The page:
So where does this first-time issue of a 1954 broadcast fall? Right at the top level with those other two recordings. I reviewed the Furtwängler Orfeo release (a 1953 performance recorded in Vienna’s Musikvereinssaal) in the Classical Hall of Fame in Fanfare 18:5, and commented that it had some of the best recorded sound of any Furtwängler recording. That is true—but the Bavarian Radio folks were doing it even better in the middle 1950s, and what we have here is truly fine monaural recorded sound equal to many studio recordings being made at that time. It still of course cannot equal the sound quality of the Barenboim recording.

What distinguishes Jochum’s reading from the other two is his different approach to orchestral sonority and his tauter reading in general. Barenboim and Furtwängler both built their orchestral sound from the bottom up. Everything rested on a foundation of the basses and cellos, and, where appropriate, the lower brass. Jochum’s sound is brighter—it wouldn’t be fair to call it “top down,” but it is definitely a lighter sonority, with more emphasis on the upper strings and brass than is the case in the other two. What it lacks in lushness it compensates for with brighter colors. Add to that his extra dash of rhythmic snap, and you have a performance different enough to warrant exploration by anyone who loves this work. I would still not be without the composer’s own and the Barenboim, but I am very happy to have added this to my library. Renate Ulm’s very interesting and informative notes are an added plus.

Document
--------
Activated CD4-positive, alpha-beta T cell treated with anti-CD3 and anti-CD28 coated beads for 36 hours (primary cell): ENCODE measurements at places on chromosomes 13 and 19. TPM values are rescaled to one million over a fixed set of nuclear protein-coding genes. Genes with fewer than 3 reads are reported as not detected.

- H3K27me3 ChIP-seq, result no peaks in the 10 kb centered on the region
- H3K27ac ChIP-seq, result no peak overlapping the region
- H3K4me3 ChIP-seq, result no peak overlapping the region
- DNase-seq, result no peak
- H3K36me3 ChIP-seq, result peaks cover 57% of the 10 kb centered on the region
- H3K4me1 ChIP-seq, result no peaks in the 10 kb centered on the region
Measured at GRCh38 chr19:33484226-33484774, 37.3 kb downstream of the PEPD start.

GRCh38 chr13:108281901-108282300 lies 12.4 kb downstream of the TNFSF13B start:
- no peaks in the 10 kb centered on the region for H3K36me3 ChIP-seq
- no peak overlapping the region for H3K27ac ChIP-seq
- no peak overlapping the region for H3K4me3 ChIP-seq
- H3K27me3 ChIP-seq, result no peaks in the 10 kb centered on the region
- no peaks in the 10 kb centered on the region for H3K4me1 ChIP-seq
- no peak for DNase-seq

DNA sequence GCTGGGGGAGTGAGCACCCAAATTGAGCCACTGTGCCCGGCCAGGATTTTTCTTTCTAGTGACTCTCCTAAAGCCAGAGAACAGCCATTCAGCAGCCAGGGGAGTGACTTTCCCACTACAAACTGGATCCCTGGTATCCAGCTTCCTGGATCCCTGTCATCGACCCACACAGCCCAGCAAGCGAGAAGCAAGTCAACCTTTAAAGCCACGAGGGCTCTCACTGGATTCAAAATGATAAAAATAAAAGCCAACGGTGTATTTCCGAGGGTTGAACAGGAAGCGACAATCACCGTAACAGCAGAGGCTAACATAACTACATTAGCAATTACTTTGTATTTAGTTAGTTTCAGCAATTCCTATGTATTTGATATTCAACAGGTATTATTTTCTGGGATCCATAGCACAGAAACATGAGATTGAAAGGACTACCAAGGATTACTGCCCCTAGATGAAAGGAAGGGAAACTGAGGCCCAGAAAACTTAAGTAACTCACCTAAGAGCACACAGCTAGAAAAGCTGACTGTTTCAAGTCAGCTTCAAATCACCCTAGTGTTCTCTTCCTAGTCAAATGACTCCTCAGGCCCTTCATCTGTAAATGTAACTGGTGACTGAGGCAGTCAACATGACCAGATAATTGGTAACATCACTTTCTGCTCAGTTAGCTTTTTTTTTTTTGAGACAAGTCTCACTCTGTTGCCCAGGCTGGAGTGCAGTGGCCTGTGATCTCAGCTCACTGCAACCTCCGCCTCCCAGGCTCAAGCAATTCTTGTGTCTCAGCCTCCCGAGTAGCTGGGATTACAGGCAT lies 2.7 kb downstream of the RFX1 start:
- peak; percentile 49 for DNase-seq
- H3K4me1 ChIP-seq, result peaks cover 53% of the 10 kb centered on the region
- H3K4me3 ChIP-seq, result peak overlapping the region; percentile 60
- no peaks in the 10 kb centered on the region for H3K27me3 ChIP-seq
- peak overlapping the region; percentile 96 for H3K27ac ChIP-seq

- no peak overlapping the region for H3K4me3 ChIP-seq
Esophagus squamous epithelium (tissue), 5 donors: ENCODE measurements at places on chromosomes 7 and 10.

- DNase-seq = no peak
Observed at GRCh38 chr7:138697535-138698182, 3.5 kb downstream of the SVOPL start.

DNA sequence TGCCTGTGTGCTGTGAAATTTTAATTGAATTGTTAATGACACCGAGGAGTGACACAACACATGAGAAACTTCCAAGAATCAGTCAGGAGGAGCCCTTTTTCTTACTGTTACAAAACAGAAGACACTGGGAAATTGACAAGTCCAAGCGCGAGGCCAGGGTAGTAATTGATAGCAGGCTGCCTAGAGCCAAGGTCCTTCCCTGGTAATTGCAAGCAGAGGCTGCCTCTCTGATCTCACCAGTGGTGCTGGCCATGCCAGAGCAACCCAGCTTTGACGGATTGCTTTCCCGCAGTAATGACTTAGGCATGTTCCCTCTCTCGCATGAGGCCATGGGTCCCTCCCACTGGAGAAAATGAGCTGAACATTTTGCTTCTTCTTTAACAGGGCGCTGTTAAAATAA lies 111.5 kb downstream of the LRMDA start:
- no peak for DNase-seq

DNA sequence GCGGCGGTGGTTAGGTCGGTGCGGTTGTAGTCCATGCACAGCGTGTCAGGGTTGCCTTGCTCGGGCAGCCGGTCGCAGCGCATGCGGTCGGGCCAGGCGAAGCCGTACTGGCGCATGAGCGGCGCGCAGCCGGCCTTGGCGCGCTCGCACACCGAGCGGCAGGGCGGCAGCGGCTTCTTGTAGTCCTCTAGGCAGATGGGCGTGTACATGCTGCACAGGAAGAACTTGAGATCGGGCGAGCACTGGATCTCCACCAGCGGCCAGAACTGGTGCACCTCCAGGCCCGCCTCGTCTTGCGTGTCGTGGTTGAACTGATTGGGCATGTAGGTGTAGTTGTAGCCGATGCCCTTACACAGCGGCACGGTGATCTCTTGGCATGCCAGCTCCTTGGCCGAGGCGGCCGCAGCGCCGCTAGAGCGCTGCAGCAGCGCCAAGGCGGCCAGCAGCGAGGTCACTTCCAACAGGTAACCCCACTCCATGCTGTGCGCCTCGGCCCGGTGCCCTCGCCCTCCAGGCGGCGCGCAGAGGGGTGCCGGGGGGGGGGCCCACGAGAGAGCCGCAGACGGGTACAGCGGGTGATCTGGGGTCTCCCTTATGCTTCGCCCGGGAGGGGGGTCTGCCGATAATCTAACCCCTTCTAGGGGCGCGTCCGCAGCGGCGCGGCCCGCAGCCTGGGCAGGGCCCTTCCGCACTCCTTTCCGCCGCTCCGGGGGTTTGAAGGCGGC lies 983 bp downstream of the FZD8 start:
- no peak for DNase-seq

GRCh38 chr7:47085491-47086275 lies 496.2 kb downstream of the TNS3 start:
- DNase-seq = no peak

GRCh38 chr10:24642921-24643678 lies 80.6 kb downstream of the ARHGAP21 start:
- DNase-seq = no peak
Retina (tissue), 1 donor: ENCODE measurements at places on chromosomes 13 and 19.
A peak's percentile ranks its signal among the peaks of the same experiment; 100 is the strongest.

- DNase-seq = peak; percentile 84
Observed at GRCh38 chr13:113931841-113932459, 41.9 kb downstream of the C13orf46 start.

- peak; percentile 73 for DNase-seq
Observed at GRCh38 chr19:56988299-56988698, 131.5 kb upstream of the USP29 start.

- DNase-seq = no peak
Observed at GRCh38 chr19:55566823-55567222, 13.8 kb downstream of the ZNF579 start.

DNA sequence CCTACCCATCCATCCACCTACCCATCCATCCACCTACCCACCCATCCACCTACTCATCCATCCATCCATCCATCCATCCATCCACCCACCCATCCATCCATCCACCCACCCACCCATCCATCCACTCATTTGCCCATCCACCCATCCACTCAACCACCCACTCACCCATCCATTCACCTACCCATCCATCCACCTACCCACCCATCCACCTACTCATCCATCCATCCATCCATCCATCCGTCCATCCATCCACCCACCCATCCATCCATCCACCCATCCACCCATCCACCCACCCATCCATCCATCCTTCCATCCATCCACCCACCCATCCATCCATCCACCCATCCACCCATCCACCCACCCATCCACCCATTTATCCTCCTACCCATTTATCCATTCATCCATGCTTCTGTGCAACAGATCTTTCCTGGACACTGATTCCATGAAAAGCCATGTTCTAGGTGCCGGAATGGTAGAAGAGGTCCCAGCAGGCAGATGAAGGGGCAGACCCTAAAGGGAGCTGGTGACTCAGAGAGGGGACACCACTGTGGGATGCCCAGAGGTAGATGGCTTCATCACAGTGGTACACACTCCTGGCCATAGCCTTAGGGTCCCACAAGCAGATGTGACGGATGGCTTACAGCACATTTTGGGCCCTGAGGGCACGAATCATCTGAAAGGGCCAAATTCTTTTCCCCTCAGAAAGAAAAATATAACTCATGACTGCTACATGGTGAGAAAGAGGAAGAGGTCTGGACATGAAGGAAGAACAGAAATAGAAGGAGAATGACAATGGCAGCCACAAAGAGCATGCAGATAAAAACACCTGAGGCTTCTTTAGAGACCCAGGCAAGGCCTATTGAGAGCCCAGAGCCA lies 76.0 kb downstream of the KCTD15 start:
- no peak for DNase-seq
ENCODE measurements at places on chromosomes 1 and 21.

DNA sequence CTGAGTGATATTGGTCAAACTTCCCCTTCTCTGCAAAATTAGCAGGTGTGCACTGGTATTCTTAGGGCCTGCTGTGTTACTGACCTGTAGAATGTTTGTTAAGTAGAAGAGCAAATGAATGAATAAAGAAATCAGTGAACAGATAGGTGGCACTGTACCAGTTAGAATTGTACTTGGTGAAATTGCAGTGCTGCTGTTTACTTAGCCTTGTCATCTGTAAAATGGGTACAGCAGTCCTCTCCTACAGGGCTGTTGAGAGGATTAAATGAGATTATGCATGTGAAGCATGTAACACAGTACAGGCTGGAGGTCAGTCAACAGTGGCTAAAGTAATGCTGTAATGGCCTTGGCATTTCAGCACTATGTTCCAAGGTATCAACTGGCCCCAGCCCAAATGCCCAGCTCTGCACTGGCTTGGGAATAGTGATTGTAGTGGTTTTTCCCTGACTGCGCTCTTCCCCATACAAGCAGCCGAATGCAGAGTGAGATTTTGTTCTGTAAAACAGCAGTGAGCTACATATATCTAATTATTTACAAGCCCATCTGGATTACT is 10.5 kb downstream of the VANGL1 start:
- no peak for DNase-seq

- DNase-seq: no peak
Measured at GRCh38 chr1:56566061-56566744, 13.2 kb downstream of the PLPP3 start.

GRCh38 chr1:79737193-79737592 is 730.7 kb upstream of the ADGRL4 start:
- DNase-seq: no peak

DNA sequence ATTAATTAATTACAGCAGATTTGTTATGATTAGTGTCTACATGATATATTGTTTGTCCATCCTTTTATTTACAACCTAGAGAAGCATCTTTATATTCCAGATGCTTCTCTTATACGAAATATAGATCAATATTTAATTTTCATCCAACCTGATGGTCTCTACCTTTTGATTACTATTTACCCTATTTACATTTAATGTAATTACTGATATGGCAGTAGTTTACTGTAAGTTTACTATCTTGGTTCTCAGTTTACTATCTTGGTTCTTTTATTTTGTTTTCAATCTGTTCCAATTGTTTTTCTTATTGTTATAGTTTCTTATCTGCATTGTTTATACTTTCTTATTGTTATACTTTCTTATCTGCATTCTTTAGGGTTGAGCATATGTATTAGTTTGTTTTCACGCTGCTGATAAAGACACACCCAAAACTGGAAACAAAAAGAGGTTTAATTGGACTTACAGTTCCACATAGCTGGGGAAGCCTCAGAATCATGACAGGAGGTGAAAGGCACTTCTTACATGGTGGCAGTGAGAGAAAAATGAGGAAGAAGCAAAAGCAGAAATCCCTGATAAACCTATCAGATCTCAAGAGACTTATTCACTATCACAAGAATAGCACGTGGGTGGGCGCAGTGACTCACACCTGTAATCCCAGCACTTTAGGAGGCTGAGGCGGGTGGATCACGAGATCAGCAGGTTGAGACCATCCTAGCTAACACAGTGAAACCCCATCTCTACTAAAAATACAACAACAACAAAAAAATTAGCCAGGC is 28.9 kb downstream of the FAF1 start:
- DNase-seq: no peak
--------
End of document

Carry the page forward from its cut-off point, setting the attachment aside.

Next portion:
James Manheim
Allmusic.com, January 2011

German conductor Wilhelm Furtwängler composed three symphonies. They are in a pure post-Romantic idiom, and from time to time they’re revived, especially the Symphony No. 2 in E minor offered here, and put forth as the great pure symphonies Richard Strauss never wrote. They’ve never quite taken hold as such, for Furtwängler wasn’t half the orchestrator Strauss was, and nor do his structures have Bruckner’s overarching, transcendent qualities. The Symphony No. 2 consists of two giant movements in mostly moderate tempo, framing a shorter (but still hefty at 13 minutes plus) slow movement and a substantial scherzo and trio. The outer movements build to great horn-fanfare climaxes that are stirringly rendered here by the Bavarian Radio Symphony under Eugen Jochum. This is a live recording from the year 1954, issued by the symphony’s own new label, BR-Klassik. Its chief attraction may be the sound, which is superior to many a studio recording of the period; there’s little background noise of any kind, and the brasses get good spatial definition. German engineering had plainly come roaring back by this time. Conductor Eugen Jochum was Furtwängler’s direct protege and has as much claim to the work as the notoriously idiosyncratic Furtwängler himself, but Furtwängler, for those interested, did record the work a couple of times. Jochum’s version comes in at about 83 minutes, just barely spilling over onto a second CD. With deep roots in interwar musical practice in Germany, this historical release should appeal to students of the period.






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4:59:49 AM, 13 July 2014